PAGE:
Waardenburg syndrome (WS) is a clinically and genetically heterogeneous disease accounting for >2% of the congenitally deaf population. It is characterized by deafness in association with pigmentary anomalies and various defects of neural crest-derived tissues. At least four types are recognized (WS1, WS2, WS3 and WS4) on the basis of clinical and genetic criteria. Two previously described families seemed to delineate a new subtype characterized by WS2 in conjunction with ocular albinism (OA). Since mutations in the MITF gene are responsible for some instances of WS2, we screened for mutations in one of the WS2-OA families and discovered a 1 bp deletion in exon 8 of MITF. OA previously has been associated with compound heterozygosity for a mutant TYR allele and the TYR(R402Q) allele, a functionally significant polymorphism that is associated with moderately reduced tyrosinase catalytic activity. In this family, all of the individuals with the OA phenotype are either homozygous or heterozygous for TYR(R402Q), and heterozyous for the 1 bp deletion in MITF This suggests that the WS2-OA phenotype may result from digenic interaction between a gene for a transcription factor (MITF) and a gene that it regulates (TYR).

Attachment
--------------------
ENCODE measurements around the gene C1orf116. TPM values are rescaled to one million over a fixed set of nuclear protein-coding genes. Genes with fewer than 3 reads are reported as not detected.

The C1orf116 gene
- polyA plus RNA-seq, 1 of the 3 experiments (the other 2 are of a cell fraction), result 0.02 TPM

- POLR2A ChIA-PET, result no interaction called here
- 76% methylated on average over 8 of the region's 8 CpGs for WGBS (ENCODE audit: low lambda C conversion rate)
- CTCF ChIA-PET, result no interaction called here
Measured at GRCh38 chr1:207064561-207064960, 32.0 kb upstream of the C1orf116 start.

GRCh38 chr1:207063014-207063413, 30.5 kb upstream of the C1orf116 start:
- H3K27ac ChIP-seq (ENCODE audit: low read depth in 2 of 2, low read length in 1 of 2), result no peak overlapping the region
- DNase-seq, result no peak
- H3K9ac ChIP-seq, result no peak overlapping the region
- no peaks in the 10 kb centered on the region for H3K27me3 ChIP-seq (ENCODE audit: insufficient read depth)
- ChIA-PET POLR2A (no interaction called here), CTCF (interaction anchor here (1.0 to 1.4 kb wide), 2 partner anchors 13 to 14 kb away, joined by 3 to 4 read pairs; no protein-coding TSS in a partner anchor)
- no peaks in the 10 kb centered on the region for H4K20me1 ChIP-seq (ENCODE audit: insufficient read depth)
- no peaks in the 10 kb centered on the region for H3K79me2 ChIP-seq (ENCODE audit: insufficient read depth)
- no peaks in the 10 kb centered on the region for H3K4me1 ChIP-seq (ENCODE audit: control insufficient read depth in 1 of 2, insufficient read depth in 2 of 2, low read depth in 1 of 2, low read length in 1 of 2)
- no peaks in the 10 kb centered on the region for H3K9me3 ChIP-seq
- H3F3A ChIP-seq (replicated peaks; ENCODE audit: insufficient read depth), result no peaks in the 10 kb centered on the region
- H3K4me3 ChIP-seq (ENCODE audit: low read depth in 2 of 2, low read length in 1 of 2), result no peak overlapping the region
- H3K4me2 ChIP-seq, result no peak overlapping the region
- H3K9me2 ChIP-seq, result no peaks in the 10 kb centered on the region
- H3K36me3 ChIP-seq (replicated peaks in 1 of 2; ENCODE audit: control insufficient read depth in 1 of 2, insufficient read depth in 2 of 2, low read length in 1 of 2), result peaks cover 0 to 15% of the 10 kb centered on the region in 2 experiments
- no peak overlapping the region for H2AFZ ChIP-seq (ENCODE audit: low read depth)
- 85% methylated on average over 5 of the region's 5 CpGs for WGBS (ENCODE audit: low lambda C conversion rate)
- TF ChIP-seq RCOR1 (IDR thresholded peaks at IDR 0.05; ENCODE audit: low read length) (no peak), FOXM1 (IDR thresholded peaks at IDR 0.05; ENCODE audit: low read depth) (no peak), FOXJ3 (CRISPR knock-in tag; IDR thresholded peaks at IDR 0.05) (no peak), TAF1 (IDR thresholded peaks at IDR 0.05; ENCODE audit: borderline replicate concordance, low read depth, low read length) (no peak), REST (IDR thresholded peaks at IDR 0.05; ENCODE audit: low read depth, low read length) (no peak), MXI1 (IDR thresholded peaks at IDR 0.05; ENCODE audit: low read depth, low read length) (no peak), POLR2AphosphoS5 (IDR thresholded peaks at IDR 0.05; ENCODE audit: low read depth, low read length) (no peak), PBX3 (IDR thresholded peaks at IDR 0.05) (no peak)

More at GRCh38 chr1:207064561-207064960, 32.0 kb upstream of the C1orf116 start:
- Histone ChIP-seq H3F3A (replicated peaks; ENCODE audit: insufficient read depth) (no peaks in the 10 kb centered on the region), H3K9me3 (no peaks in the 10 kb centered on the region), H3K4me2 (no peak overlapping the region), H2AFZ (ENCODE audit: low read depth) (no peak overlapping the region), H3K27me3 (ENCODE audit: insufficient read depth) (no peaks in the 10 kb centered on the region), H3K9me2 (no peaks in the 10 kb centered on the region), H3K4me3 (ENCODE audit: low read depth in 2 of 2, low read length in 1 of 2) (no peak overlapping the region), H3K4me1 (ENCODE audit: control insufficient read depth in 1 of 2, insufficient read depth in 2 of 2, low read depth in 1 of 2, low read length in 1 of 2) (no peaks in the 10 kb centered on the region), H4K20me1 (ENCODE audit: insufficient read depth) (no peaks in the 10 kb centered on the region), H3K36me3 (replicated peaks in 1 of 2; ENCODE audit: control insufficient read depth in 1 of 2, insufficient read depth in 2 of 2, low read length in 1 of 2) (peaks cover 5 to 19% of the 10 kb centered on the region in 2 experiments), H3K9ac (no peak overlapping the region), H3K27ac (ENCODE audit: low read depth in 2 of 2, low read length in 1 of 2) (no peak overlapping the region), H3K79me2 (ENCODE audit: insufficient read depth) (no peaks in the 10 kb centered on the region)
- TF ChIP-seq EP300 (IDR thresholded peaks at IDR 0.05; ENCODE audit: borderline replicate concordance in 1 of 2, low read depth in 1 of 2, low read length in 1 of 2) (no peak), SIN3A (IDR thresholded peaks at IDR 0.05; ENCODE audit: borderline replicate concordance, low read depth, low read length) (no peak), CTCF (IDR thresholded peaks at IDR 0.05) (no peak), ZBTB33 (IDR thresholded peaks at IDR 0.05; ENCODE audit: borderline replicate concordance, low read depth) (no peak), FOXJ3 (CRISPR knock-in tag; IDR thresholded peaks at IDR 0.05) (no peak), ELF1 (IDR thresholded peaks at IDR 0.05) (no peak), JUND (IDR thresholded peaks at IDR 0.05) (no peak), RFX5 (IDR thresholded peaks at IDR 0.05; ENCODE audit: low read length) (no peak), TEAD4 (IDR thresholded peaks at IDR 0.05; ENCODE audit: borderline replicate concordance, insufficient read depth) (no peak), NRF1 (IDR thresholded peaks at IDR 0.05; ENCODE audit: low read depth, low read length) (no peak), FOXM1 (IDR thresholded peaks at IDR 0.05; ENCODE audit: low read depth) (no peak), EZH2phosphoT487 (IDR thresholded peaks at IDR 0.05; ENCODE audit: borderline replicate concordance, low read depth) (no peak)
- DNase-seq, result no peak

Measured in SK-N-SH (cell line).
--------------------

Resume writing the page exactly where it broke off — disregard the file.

13. CLPB Variants Associated with Autosomal-Recessive Mitochondrial Disorder with Cataract, Neutropenia, Epilepsy, and Methylglutaconic Aciduria

    DEFF Research Database (Denmark)

    Saunders, Carol; Smith, Laurie; Wibrand, Flemming

    2015-01-01

    of type IV 3-MGA-uria characterized by cataracts, severe psychomotor regression during febrile episodes, epilepsy, neutropenia with frequent infections, and death in early childhood. Four of the individuals were of Greenlandic descent, and one was North American, of Northern European and Asian descent...

  14. Missense variants in AIMP1 gene are implicated in autosomal recessive intellectual disability without neurodegeneration

    NARCIS (Netherlands)

    Iqbal, Z.; Puttmann, L.; Musante, L.; Razzaq, A.; Zahoor, M.Y.; Hu, H; Wienker, T.F.; Garshasbi, M.; Fattahi, Z.; Gilissen, C.; Vissers, L.E.; Brouwer, A.P. de; Veltman, J.A.; Pfundt, R.P.; Najmabadi, H.; Ropers, H.H.; Riazuddin, S.; Kahrizi, K.; Bokhoven, H. van

    2016-01-01

    AIMP1/p43 is a multifunctional non-catalytic component of the multisynthetase complex. The complex consists of nine catalytic and three non-catalytic proteins, which catalyze the ligation of amino acids to their cognate tRNA isoacceptors for use in protein translation. To date, two allelic variants

  15. KIF16B is a candidate gene for a novel autosomal-recessive intellectual disability syndrome.

    Science.gov (United States)

    Alsahli, Saud; Arold, Stefan T; Alfares, Ahmed; Alhaddad, Bader; Al Balwi, Mohammed; Kamsteeg, Erik-Jan; Al-Twaijri, Waleed; Alfadhel, Majid

    2018-05-07